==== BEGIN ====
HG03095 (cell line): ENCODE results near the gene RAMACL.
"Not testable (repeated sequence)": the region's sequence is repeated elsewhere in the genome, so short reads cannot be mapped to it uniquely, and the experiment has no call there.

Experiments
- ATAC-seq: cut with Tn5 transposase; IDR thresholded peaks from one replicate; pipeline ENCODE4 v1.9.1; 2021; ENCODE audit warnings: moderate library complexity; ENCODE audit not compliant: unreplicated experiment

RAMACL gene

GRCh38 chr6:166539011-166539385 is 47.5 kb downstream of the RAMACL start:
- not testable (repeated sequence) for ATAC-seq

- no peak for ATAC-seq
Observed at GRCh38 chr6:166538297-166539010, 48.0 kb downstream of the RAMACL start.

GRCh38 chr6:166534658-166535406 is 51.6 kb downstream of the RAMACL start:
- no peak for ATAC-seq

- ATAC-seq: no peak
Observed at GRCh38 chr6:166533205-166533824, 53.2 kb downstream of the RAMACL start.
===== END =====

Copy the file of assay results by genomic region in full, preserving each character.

HG03095 (cell line): ENCODE results near the gene RAMACL.
"Not testable (repeated sequence)": the region's sequence is repeated elsewhere in the genome, so short reads cannot be mapped to it uniquely, and the experiment has no call there.

Experiments
- ATAC-seq: cut with Tn5 transposase; IDR thresholded peaks from one replicate; pipeline ENCODE4 v1.9.1; 2021; ENCODE audit warnings: moderate library complexity; ENCODE audit not compliant: unreplicated experiment

RAMACL gene

GRCh38 chr6:166539011-166539385 is 47.5 kb downstream of the RAMACL start:
- not testable (repeated sequence) for ATAC-seq

- no peak for ATAC-seq
Observed at GRCh38 chr6:166538297-166539010, 48.0 kb downstream of the RAMACL start.

GRCh38 chr6:166534658-166535406 is 51.6 kb downstream of the RAMACL start:
- no peak for ATAC-seq

- ATAC-seq: no peak
Observed at GRCh38 chr6:166533205-166533824, 53.2 kb downstream of the RAMACL start.